flood vs glut what difference

what is difference between flood and glut

English

Alternative forms

  • floud (obsolete)

Etymology

From Middle English flod, from Old English flōd, from Proto-West Germanic *flōdu, from Proto-Germanic *flōduz, from *plew- (to flow). Cognate with Scots flude, fluid, Saterland Frisian Floud, Dutch vloed, German Flut, Danish flod, Icelandic flóð, and Gothic ???????????????????????? (flōdus).

Pronunciation

  • enPR: flŭd, IPA(key): /flʌd/
  • Rhymes: -ʌd

Noun

flood (plural floods)

  1. A (usually disastrous) overflow of water from a lake or other body of water due to excessive rainfall or other input of water.
  2. (figuratively) A large number or quantity of anything appearing more rapidly than can easily be dealt with.
  3. The flowing in of the tide, opposed to the ebb.
  4. A floodlight.
  5. Menstrual discharge; menses.
    (Can we find and add a quotation of Harvey to this entry?)
  6. (obsolete) Water as opposed to land.
    • 1667, John Milton, Paradise Lost
      Who beheld from the safe shore their floating carcasses and broken chariot-wheels. So thick bestrown, abject and lost, lay these, covering the flood, under amazement of their hideous change.

Derived terms

Translations

See also

  • deluge
  • diversion
  • inundation
  • torrent

Verb

flood (third-person singular simple present floods, present participle flooding, simple past and past participle flooded)

  1. To overflow, as by water from excessive rainfall.
  2. To cover or partly fill as if by a flood.
    The floor was flooded with beer.
    They flooded the room with sewage.
  3. (figuratively) To provide (someone or something) with a larger number or quantity of something than can easily be dealt with.
  4. (Internet, transitive, intransitive) To paste numerous lines of text to (a chat system) in order to disrupt the conversation.
    • 1998, “Dr. Cat”, Furry web site plug (on newsgroup alt.fan.furry)
      There’s also a spam filter in the code now, so if someone attempts to flood people’s screens with macros or a bot, everything after the first few lines is thrown away.
  5. To bleed profusely, as after childbirth.

Antonyms

  • (overflow): drain

Synonyms

  • (overflow): overfill
  • (cover): inundate
  • (provide with large number): inundate, swamp, deluge

Derived terms

Translations

References

Anagrams

  • of old

Middle English

Noun

flood

  1. Alternative form of flod

Portuguese

Etymology

Borrowed from English flood.

Pronunciation

  • (Brazil) IPA(key): /ˈflɐd͡ʒ/

Noun

flood m (plural floods)

  1. (Internet slang) a flood of superfluous text messages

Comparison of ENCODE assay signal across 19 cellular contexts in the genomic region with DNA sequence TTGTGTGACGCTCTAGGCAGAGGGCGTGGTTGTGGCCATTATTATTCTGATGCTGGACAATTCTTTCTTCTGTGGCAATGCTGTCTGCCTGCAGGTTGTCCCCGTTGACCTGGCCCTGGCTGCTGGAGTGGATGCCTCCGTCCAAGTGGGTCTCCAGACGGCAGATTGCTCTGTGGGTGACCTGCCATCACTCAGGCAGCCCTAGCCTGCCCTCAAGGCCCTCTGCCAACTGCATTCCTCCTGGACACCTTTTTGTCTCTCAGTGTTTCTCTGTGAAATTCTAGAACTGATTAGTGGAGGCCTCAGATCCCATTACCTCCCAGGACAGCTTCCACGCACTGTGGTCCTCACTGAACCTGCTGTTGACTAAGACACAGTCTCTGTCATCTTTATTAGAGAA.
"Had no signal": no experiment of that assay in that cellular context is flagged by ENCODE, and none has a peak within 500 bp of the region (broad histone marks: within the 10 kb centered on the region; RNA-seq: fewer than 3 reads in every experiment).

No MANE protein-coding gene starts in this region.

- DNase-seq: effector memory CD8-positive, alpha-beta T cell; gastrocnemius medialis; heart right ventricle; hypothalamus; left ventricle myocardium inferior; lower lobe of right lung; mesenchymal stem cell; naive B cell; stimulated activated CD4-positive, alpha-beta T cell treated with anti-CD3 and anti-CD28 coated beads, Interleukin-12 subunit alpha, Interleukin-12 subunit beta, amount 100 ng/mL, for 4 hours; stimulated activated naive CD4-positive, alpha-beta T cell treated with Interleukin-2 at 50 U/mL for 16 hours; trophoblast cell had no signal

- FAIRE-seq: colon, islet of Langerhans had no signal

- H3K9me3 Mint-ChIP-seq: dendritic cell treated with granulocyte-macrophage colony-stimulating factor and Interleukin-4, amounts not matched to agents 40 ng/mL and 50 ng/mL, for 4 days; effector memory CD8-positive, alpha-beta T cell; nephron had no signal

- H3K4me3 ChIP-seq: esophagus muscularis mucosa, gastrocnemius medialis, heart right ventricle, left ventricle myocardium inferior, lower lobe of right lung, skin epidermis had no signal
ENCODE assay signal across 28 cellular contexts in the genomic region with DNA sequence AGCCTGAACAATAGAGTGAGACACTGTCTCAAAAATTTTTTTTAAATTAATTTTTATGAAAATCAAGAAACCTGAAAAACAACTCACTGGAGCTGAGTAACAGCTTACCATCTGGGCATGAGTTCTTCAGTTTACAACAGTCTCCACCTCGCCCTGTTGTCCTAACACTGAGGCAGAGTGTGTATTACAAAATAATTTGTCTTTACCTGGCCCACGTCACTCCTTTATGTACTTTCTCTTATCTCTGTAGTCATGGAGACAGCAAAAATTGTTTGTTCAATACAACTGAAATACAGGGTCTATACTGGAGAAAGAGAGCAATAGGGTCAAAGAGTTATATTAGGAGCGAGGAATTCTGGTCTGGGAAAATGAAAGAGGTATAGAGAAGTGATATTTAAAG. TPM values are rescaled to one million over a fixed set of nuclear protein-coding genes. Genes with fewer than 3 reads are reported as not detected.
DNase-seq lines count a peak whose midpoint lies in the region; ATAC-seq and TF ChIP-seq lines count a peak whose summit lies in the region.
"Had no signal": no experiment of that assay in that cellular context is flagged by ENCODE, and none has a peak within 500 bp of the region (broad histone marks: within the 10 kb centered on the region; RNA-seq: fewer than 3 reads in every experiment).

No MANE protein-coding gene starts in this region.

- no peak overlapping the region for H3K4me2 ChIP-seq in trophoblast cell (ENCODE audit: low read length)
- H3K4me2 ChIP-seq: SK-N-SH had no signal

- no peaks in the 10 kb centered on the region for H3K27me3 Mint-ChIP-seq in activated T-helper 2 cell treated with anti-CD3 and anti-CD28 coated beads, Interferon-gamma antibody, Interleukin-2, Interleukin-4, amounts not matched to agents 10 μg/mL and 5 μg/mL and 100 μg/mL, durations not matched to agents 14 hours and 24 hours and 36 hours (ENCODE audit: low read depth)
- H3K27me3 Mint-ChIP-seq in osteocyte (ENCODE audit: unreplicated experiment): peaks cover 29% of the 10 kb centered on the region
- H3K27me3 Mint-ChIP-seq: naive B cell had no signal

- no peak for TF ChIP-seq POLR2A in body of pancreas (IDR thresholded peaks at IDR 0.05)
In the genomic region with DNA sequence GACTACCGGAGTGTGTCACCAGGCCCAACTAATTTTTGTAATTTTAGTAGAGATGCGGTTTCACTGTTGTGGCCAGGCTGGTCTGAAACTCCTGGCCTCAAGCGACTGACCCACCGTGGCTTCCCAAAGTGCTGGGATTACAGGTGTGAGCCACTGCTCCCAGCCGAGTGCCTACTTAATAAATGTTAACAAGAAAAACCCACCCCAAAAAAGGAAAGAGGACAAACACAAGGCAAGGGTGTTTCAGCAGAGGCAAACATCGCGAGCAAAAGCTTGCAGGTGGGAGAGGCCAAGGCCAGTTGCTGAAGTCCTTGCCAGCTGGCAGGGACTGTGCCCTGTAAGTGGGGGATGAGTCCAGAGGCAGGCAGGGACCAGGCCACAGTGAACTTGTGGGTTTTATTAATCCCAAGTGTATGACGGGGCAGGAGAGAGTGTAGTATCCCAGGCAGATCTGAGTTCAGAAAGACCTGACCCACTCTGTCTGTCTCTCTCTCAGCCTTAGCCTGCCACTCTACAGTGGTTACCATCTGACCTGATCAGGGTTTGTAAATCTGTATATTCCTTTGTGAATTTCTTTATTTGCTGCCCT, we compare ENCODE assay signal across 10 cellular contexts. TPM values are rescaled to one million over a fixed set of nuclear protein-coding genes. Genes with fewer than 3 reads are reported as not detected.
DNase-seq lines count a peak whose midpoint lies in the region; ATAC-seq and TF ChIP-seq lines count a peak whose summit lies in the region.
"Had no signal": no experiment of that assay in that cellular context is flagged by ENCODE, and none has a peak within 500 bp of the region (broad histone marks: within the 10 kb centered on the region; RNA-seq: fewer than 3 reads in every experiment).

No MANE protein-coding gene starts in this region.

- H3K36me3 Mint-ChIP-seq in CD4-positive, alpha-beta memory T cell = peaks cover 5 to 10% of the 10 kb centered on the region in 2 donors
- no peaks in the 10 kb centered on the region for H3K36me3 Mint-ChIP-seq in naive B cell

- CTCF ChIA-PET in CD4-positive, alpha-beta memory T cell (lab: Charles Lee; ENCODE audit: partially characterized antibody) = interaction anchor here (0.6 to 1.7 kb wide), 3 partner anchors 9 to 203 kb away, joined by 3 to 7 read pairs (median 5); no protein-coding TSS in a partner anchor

Related terms

  • floodar


English

Etymology

From Middle English glotien, from Old French gloter, glotir (compare French engloutir (to devour), glouton (glutton)), from Latin gluttiō, gluttīre (I swallow). Akin to Russian глотать (glotatʹ, to swallow).

Pronunciation

  • IPA(key): /ɡlʌt/
  • Rhymes: -ʌt

Noun

glut (plural gluts)

  1. An excess, too much.
    Synonyms: excess, overabundance, plethora, slew, surfeit, surplus
    Antonyms: lack, shortage
  2. That which is swallowed.
  3. Something that fills up an opening.
    Synonym: clog
  4. A wooden wedge used in splitting blocks.
  5. (mining) A piece of wood used to fill up behind cribbing or tubbing.
  6. (bricklaying) A bat, or small piece of brick, used to fill out a course.
    (Can we find and add a quotation of Knight to this entry?)
  7. (architecture) An arched opening to the ashpit of a kiln.
  8. A block used for a fulcrum.
  9. The broad-nosed eel (Anguilla anguilla, syn. Anguilla latirostris), found in Europe, Asia, the West Indies, etc.

Related terms

  • glutton
  • gluttony

Translations

Verb

glut (third-person singular simple present gluts, present participle glutting, simple past and past participle glutted)

  1. (transitive) To fill to capacity; to satisfy all demand or requirement; to sate.
  2. (intransitive) To eat gluttonously or to satiety.

Translations

References


Polish

Etymology

From Latin glūten.

Pronunciation

  • IPA(key): /ɡlut/

Noun

glut m inan

  1. (colloquial) goo (semi-solid substance)
  2. (colloquial) booger (mucus)
    Synonyms: gil, smark, śpik

Declension

Further reading

  • glut in Wielki słownik języka polskiego, Instytut Języka Polskiego PAN
  • glut in Polish dictionaries at PWN

Volapük

Etymology

Borrowed from German Glut.

Pronunciation

  • IPA(key): /ɡlut/

Noun

glut (nominative plural gluts)

  1. glow

Declension

Derived terms

  • glutik
  • glutön

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